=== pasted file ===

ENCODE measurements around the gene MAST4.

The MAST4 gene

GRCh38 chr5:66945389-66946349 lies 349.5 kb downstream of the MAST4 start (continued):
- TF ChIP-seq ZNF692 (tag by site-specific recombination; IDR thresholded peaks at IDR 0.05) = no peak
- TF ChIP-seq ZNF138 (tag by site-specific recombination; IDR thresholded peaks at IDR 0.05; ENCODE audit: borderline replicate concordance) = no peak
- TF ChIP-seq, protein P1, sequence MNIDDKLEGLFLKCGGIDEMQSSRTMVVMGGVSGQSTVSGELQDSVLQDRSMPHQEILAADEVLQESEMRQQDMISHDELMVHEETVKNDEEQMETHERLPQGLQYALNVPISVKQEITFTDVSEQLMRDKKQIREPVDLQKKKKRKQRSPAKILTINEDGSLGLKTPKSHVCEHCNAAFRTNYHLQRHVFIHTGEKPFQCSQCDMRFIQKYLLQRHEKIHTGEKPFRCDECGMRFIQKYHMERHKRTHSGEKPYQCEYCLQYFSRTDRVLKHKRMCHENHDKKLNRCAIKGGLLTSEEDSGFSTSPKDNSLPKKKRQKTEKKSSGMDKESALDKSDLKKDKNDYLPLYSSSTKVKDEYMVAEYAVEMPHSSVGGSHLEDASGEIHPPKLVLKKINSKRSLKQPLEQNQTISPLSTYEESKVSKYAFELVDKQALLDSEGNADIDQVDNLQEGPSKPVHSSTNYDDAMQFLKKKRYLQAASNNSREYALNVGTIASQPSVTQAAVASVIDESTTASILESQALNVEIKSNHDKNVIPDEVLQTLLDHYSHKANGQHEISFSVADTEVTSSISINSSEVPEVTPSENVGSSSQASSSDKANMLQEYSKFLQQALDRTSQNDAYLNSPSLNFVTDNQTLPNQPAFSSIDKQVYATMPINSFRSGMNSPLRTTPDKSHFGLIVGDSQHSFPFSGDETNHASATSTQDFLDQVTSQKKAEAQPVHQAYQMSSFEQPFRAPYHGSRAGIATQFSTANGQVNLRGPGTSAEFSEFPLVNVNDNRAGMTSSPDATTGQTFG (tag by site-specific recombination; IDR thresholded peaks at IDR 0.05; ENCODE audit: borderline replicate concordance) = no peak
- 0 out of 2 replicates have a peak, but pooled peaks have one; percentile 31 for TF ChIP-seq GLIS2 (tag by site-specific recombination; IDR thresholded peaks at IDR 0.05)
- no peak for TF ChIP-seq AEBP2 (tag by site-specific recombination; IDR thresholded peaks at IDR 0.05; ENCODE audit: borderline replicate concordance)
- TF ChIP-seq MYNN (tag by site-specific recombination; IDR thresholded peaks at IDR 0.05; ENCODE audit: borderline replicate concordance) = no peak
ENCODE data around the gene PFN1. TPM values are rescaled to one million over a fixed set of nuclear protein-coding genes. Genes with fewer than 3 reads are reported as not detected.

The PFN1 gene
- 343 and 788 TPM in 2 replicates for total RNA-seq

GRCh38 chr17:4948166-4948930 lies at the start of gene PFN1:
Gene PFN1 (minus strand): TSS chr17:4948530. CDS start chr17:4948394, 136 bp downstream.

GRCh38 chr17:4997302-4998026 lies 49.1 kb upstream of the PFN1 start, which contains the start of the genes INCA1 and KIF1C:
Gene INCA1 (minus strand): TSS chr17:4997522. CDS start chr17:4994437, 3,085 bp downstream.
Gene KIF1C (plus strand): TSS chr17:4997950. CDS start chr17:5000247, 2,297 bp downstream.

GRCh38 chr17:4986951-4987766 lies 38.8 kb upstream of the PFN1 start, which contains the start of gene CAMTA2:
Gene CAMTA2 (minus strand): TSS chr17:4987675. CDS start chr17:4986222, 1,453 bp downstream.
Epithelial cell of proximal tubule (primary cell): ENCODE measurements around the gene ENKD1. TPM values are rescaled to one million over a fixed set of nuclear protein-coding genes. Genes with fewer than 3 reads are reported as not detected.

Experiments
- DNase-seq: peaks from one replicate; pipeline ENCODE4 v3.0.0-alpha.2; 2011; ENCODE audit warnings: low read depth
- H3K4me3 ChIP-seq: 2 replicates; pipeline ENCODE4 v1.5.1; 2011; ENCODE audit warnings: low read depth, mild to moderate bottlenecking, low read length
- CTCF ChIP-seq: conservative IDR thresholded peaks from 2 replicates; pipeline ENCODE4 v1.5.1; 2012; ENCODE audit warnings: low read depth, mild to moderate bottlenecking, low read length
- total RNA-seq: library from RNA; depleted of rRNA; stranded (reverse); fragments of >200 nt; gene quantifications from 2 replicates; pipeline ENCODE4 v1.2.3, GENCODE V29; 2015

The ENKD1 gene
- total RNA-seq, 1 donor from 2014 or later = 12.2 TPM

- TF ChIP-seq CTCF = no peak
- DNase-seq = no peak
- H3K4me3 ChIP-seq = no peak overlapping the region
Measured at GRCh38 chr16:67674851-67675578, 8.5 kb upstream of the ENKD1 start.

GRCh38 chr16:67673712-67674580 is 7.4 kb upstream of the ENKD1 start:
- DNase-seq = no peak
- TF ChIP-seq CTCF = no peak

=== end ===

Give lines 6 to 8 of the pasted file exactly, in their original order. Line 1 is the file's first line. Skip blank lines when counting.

- TF ChIP-seq, protein P1, sequence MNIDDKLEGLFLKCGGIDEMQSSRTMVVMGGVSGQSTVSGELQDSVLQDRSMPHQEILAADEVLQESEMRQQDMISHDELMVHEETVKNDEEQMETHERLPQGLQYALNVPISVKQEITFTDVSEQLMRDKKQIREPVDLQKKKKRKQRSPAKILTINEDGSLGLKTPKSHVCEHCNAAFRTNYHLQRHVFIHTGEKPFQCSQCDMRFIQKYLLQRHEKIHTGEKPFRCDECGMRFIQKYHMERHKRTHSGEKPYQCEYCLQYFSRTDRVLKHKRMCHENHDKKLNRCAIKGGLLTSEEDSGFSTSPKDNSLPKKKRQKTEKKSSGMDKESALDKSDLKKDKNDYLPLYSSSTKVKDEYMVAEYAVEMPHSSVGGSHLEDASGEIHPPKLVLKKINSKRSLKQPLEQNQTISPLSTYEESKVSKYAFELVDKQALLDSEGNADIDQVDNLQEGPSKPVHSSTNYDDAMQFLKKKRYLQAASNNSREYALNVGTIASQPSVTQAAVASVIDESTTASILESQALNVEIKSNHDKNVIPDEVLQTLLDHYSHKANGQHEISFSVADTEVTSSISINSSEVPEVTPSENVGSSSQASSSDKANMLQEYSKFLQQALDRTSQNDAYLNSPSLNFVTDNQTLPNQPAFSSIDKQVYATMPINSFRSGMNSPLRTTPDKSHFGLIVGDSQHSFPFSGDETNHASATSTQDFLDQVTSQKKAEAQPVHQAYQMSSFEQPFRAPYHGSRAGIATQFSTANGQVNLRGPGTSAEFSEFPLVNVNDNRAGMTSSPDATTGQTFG (tag by site-specific recombination; IDR thresholded peaks at IDR 0.05; ENCODE audit: borderline replicate concordance) = no peak
- 0 out of 2 replicates have a peak, but pooled peaks have one; percentile 31 for TF ChIP-seq GLIS2 (tag by site-specific recombination; IDR thresholded peaks at IDR 0.05)
- no peak for TF ChIP-seq AEBP2 (tag by site-specific recombination; IDR thresholded peaks at IDR 0.05; ENCODE audit: borderline replicate concordance)